Surviving a PhD – A Guide from the Survivors*

Completing a PhD is never meant to be easy, it is the most advanced type of study available in most countries. Undertaking a PhD can be stressful, time consuming and can take you away from activities you enjoy most. However, there are ways to make things easier. This blog post covers some of the tips our PhD students have found useful for them, and just might make your experience better.

Take part in Shut up and Write sessions

Shut up and Write sessions are a great opportunity to get a good chunk of work done in a short amount of time, whilst also being able to meet other researchers who are in a similar situation to you. Find a local café or meeting spot and get writing. The sessions make writing fun and relaxing, especially because it moves you away from your typical writing environment.

If you need some extra motivation, follow ShutUp&WriteTuesdays on Twitter.

Don’t give up your social life

It’s easy to get caught up in the world of study and research and forget about the other aspects that make up your life. Taking time out for your social life is vital to relieve stress and clear your head from your research. To make life easier you could schedule in a weekly or fortnightly time that you dedicate to catching up with friends, so you can still manage your work around it.

Use the Pomodoro Technique

The Pomodoro Technique is a time management method that encourages breaking up work into intervals and separates the intervals with short breaks. The breakdown consists of 25 minutes on, 5 minutes off and then a 25-minute break after each group of four sessions. The technique is good for tasks that require intense concentration.  D2D CRC PhD student Miah recommends the Focus Keeper application.

Be Active

It’s no secret that exercise has immense benefits to all aspects of life.  It is likely that you spend most of your day in a chair, staring at a screen. To offset the negative impacts from sitting, it is recommended that people do one hour of exercise a day. Activity doesn’t necessarily need to be a gym session or playing a game of sport. It could be as simple as going for an evening walk.  Not only will exercise reduce health impacts and keep away those added kilos, it helps you focus, gives you more energy and puts you in an all-round better mood. This will help you to write more effectively and efficiently.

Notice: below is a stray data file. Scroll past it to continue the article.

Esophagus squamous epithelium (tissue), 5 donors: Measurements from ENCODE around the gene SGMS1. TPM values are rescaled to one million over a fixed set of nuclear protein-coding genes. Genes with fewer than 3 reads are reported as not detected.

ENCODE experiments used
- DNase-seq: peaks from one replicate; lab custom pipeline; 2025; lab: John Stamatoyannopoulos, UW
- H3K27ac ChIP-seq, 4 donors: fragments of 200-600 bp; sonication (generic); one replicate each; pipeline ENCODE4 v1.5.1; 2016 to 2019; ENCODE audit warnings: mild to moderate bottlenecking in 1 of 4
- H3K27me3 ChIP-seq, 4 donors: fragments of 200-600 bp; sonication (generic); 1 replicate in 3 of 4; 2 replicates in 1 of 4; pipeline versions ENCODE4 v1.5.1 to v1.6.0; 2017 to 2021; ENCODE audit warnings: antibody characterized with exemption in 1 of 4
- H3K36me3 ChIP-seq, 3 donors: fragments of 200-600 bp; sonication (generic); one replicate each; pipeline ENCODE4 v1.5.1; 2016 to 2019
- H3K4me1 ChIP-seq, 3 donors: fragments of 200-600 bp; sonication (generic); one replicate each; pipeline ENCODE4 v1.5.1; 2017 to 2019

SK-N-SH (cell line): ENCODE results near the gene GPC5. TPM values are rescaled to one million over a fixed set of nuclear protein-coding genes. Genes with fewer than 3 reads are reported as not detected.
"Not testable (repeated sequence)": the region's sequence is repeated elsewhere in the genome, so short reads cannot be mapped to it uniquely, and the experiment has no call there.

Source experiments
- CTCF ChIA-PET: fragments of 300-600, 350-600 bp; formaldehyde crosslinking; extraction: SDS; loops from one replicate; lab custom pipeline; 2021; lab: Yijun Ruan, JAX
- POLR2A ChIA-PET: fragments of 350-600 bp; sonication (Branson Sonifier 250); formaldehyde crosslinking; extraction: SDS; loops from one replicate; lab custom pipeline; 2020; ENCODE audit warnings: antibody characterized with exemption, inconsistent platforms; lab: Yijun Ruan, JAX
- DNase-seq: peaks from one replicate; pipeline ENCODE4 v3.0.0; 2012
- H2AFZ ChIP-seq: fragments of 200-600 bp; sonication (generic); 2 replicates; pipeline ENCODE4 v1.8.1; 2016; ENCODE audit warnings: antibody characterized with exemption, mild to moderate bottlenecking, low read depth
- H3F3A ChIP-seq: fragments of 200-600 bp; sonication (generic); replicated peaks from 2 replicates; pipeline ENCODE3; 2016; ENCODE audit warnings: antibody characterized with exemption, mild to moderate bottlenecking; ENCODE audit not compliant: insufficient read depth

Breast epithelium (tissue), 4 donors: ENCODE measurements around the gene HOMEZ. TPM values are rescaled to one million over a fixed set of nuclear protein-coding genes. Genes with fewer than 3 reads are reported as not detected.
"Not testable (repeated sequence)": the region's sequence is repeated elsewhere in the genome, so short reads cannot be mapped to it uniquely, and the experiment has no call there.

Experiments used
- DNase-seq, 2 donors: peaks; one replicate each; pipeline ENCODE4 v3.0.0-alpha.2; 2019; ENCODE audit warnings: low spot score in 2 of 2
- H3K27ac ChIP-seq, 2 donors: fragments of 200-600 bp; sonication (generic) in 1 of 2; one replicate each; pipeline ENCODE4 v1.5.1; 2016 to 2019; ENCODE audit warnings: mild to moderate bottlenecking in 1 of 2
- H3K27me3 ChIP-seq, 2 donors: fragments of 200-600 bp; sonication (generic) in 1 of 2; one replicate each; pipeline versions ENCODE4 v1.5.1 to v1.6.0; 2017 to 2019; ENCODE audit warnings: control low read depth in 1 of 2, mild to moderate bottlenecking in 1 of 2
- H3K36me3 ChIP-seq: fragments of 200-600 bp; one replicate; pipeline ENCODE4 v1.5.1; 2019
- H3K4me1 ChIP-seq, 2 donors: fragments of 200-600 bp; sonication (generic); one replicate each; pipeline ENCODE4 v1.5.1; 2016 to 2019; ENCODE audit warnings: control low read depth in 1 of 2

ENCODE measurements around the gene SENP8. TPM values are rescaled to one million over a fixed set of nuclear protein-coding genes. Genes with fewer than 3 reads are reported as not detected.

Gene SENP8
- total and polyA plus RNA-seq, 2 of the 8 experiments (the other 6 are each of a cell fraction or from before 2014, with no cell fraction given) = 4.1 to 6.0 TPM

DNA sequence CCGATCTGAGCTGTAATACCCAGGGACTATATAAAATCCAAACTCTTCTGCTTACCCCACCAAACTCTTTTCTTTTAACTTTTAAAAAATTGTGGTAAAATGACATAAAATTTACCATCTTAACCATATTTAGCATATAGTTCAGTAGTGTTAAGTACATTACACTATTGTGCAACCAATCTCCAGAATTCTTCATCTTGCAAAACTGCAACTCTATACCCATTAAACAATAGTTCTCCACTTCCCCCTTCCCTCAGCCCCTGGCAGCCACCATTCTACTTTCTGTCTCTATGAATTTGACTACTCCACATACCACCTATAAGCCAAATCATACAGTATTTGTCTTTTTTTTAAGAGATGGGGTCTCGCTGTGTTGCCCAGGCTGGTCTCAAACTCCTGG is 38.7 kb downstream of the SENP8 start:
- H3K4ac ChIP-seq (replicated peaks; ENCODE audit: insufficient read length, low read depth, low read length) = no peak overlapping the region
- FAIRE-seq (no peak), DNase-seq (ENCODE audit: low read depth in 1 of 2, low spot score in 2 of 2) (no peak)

Spend time talking with other researchers

You aren’t the first, and you won’t be the last to complete a PhD, so speak to others about how you’re feeling. Whether it be to vent, to discuss a problem, build on ideas or gain some useful tips, talking with people who are in a similar boat to you will be beneficial. This also includes your supervisor. Your supervisor is there to help guide you through your PhD, through triumphs and difficulties. Make the most of that connection, chances are they have been through it all before as well.

Set yourself writing goals

Setting yourself goals can help break up your large or overwhelming work load into smaller, more manageable tasks that are easier to complete. Academic Writing Month (AcWriMo) is an annual writing month that takes part in November around the world. The aim is to set yourself a writing goal that you would like to achieve by the end of the month. You might count the number of words written, hours spent, or projects undertaken – whatever is best for you. The organisers encourage you to chart how you are going and to let other participants know your final results at the end of the month, so people can see what works and what doesn’t. Keep in mind, just because this event only runs in November, there is nothing stopping you creating writing goals for other months too.

Lastly, remember that you are only human and that your writing isn’t going to be perfect straight away. Keep working, editing, speaking to others and most importantly, take time for yourself.

*The students that have provided these tips have not necessarily completed their PhD yet.